Replicated composite optics (RCO) are a promising technique to fabricate high-quality mirrors with reduced weight and processing time compared to conventional glass mirrors for space imagery technology, however, the optical layer is organic and susceptible to environmentally induced dimensional distortions that critically degrade performance. Therefore, environmental stability is the critical barrier to entry, and due to the lack of parametric material studies, little progress regarding critical controlling factors has been achieved. Conventional solutions, such as thermal curing to enhance polymeric cure state are not feasible due to the generation of CTE mismatch stresses in the bonded RCO structure that degrade optical quality. In this study, optical quality and stability are balanced by the utilization of a UV-cured epoxy resin; furthermore, significant modifications to the cure state are attained at room temperature. Replication surface quality was monitored as a function of processing conditions, cure temperatures, and exposure to different environments. Optical distortion in each was directly linked to a change in the residual stress state. It was found that replication optical quality degraded from that of the glass master due to the formation of residual curing stress, however, values were an order of magnitude smaller than those induced by a thermal cure. In response to hygrothermal environments, optical distortion was believed to be controlled by conventional material properties, specifically CTE and CME. However, stress relaxation was found to dominate optical stability by dictating dimensional drift and optical hysteresis in response to a hygrothermal environment. Even storage at RT can induce degradation over long periods of time, i.e. years. It was discovered that the relaxation rates are significantly accelerated by high stress, temperature, and humidity. As a result, maximized optical quality and stability are achieved in systems with a zero-stress state, high degree of crosslinking to resist relaxation, and enhanced properties. By utilizing photopolymerization and manipulating its formulation and processing, a zero-stress replication with high thermal stability was fabricated at RT. This optimized processing protocol is very specific to this material system, and in general, all properties characteristic of maximized replication quality and stability are not simultaneously achieved. Several techniques were employed to minimize optical distortion; increasing CFRP laminate stiffness to reduce impact of stress on SFE change, performing gamma irradiation to induce additional crosslinking at RT and slow relaxation rates, and developing a novel processing technique to accelerate built-in residual stresses at room temperature with humidity cycling. The humidity cycling post-process is specifically desirable to relieve large distortions from thermal curing in order to enhance optical quality, material properties, cryogenic performance, and long-term stability. Furthermore, this processing protocol is globally applicable to all resin systems and curing techniques.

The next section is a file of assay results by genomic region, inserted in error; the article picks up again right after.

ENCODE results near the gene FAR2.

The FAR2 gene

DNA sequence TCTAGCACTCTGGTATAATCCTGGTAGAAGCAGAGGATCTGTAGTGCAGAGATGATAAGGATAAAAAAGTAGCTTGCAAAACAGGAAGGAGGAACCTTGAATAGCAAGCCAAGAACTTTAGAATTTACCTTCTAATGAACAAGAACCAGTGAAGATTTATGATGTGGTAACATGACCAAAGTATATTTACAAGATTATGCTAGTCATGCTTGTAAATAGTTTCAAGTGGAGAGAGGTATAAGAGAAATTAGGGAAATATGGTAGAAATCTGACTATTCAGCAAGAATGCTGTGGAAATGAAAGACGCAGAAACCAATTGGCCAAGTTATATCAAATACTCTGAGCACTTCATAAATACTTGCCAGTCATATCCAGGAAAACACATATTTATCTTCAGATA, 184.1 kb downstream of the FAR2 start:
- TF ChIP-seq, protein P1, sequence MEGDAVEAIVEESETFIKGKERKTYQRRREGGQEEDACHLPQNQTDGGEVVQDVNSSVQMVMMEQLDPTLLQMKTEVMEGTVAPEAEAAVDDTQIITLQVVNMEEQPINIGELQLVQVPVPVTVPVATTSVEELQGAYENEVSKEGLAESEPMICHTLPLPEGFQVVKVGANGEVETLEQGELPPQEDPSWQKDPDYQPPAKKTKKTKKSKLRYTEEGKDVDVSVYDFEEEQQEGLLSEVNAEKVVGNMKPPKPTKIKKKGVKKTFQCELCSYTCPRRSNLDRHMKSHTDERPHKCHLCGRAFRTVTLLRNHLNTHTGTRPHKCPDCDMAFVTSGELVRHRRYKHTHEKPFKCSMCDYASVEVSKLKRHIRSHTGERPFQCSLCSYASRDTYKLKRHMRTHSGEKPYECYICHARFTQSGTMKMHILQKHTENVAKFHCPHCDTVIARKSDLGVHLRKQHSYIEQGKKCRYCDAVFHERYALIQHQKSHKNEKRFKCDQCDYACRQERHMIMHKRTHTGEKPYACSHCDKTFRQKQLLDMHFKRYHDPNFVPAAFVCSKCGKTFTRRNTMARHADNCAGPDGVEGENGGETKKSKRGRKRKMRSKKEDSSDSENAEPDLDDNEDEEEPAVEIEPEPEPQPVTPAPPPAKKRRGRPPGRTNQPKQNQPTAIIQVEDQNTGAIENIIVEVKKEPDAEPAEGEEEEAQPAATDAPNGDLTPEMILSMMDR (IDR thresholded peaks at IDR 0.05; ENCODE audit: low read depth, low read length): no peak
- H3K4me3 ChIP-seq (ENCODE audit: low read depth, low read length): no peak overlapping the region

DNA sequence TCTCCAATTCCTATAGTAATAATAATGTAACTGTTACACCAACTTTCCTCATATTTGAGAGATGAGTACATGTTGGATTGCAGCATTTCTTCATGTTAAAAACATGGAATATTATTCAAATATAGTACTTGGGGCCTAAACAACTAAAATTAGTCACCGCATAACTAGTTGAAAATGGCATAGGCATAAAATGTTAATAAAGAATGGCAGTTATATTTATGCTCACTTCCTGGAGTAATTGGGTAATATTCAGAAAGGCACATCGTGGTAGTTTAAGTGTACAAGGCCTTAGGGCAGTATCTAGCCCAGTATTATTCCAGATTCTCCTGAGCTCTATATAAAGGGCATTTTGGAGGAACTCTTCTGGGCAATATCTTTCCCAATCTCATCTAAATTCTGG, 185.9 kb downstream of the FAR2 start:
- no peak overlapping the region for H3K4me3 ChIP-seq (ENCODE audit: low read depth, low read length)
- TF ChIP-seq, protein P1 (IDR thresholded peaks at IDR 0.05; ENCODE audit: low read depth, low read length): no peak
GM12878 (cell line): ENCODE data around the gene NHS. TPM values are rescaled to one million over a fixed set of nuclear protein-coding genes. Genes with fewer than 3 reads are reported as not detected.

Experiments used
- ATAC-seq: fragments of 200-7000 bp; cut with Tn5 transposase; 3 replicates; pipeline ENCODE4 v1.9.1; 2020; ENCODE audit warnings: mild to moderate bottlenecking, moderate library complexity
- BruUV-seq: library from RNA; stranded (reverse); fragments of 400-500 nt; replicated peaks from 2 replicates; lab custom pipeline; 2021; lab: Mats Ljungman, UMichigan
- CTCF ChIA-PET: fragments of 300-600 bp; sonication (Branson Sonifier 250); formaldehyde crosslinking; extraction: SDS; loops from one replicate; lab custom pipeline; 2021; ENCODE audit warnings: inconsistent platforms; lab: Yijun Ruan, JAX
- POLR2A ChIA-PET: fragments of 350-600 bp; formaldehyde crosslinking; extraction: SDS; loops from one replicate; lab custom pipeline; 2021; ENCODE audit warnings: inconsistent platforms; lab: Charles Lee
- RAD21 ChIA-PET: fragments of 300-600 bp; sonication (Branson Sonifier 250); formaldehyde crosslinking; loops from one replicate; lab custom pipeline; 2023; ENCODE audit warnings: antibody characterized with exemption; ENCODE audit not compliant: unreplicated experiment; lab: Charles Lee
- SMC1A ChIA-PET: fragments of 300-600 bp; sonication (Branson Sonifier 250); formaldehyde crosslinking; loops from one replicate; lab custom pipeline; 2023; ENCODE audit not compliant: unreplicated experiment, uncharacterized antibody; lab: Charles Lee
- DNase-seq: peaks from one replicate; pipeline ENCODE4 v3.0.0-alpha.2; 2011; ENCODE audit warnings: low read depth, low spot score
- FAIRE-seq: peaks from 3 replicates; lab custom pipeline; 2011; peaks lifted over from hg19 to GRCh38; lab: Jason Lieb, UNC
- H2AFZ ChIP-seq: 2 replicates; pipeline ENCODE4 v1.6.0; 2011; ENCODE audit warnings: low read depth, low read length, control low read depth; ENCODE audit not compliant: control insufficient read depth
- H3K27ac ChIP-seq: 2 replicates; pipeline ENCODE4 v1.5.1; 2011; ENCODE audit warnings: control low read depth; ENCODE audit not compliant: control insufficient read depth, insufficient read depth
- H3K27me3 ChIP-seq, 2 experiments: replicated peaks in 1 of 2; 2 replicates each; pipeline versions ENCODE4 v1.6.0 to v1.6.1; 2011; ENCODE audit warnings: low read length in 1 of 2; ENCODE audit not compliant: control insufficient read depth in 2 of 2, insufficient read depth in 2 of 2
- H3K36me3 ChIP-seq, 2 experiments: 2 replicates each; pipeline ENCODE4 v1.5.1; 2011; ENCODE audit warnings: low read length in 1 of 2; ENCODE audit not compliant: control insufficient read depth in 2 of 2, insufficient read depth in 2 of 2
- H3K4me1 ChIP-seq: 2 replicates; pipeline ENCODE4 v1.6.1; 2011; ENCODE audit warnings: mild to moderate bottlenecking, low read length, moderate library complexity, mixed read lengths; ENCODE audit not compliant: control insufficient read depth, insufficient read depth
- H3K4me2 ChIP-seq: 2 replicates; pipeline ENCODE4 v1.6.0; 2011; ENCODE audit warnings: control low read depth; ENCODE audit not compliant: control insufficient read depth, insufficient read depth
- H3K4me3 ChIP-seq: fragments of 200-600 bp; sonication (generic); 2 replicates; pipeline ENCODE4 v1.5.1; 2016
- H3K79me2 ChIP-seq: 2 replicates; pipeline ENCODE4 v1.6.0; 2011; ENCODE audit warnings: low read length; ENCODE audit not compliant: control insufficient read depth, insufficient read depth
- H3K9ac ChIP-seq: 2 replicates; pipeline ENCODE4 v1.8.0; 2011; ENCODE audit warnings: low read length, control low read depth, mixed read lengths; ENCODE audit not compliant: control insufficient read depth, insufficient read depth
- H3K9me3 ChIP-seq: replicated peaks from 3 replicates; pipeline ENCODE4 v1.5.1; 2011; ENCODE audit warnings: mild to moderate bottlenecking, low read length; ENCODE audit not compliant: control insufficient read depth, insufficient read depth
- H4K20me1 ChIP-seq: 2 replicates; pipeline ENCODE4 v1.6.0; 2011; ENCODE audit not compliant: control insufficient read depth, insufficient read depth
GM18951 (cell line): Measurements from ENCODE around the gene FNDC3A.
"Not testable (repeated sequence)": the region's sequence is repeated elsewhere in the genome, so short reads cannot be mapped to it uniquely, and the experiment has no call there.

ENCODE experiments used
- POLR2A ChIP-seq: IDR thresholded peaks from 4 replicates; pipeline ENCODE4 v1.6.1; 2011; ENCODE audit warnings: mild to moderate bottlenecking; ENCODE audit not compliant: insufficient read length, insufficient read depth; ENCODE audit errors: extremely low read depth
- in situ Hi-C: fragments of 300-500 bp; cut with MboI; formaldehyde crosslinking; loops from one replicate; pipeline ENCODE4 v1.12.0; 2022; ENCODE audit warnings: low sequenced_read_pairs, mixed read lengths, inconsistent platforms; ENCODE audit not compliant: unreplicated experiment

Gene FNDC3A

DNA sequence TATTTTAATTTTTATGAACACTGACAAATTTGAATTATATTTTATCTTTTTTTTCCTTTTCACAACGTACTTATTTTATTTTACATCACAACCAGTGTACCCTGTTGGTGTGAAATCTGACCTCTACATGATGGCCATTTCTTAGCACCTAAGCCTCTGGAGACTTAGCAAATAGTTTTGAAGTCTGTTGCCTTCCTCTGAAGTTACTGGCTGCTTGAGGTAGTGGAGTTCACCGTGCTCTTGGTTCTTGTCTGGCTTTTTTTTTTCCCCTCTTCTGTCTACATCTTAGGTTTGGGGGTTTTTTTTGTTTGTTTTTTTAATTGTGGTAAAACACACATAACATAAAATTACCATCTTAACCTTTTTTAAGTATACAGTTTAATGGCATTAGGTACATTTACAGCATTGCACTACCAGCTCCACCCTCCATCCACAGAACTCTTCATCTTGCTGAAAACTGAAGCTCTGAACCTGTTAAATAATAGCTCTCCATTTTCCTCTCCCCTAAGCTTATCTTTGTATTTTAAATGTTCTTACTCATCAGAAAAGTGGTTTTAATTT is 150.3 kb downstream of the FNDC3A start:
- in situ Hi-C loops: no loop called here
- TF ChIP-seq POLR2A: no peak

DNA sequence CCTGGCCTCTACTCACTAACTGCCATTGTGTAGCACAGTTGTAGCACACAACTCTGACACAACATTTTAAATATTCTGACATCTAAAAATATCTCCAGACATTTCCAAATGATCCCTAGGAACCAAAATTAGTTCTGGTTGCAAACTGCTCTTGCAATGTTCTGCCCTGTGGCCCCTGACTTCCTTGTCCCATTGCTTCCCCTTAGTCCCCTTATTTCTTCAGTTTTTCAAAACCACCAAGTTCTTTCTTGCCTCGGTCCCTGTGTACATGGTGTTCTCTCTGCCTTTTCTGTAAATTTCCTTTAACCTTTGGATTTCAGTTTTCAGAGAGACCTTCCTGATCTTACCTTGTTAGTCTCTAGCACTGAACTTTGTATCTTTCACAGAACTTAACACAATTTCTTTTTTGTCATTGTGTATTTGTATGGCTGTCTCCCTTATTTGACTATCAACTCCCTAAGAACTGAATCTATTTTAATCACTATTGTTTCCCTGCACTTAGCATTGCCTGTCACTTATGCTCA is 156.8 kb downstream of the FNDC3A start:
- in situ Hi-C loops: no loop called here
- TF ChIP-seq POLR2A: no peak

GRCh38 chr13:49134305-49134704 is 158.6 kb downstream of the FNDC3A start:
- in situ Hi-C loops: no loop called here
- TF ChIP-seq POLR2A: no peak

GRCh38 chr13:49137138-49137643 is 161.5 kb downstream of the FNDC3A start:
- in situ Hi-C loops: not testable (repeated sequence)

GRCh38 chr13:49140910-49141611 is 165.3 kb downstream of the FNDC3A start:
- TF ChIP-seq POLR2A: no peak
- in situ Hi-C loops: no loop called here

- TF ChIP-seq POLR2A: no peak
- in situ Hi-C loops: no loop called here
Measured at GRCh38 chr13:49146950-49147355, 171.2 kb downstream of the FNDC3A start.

Modeling the reactivity of Chemical Warfare Agents on metal oxides using computational chemistry methods


To design efficient personal protective equipment against chemical warfare agents, there is a need to understand the fundamental pathway of decomposition of these chemicals on solid surfaces. In this thesis, the author investigates such pathways by employing computational chemistry methods, namely density functional theory (DFT) in link with experimental results obtained by temperature-programmed desorption (TPD), scanning tunneling microscopy (STM), and X-ray Photoelectron Spectroscopy (XPS).The thesis is divided into three parts, with the first part focused on the thermodynamic analysis of dimethyl methyl phosphonate (DMMP), a simulant of the nerve agent Sarin, interaction on Fe3O4(111) films grown on a Fe2O3(0001) crystal. DFT calculations reveal that dissociative adsorption of DMMP on Fe3O4(111) is very stable, which dissociates DMMP to surface methoxy and methyl methylphosphonate (MMP). Collaborative result of TPD and DFT shows three decomposition channels of DMMP: self-rearrangement of MMP to produce dimethyl ether (DME) at 600 K, surface methoxy disproportion reaction to produce CH3OH and CH2O at 700 K, and combustion of the remaining carbon-containing intermediates at 850 K. It was found that the dynamic interaction between Fe3O4 and subsurface Fe2O3 films results in dimethyl ether as an additional product, a behavior that is unique to this surface. The second part deals with elucidating the oxidative decomposition pathways of DMMP on pristine and defective rutile TiO2(110). Pathway searches were performed with the Nudged Elastic Band (NEB) method. Rate constants from Transition State Theory (TST) show that the decomposition of DMMP is slow. DMMP decomposes via O-CH3 bond cleavage on the pristine surface and P-OCH3 bond cleavage on the surface with oxygen vacancy, both cleavages happening at 600 K. Thermodynamic analyses show that P-CH3 bond cleavage of DMMP on pristine and defective surfaces are unlikely. We found that the presence of O vacancy facilitates P-OCH3 bond cleavage, adding another possible channel for active surface methoxy species creation. The last part investigates the decomposition of sarin on selected pathways over r-TiO2(110) to determine if DMMP is an adequate simulant of sarin. We conclude that the chemistry of DMMP does resemble Sarin’s well if only P-Oalko and O-C bond cleavages are considered, whereas P-F bond dissociation may show a different reactivity not seen on DMMP.

Cover page of Development and Validation of pH- and Oxygen-Sensitive Magnetic Resonance Imaging for Metabolic Characterization of Glioma

Development and Validation of pH- and Oxygen-Sensitive Magnetic Resonance Imaging for Metabolic Characterization of Glioma


The reprogrammed energy metabolism and the dysfunctional vascular network of tumors create a hypoxic and acidic microenvironment, which is related to various malignant properties of cancer and poor patient prognosis. We have developed an amine chemical exchange saturation transfer (CEST) sequence with spin-and-gradient echo (SAGE) echo-planar imaging (EPI) readout to evaluate tumor acidity and hypoxia in human gliomas simultaneously. Amine CEST provided pH-sensitivity through labeling the endogenous amine protons that undergo chemical exchange with water protons, with a pH-dependent exchange rate. On the other hand, the reversible transverse relaxation rate quantified using the multi-echo EPI readout reflects oxygen extraction through sensitivity to paramagnetic deoxyhemoglobin.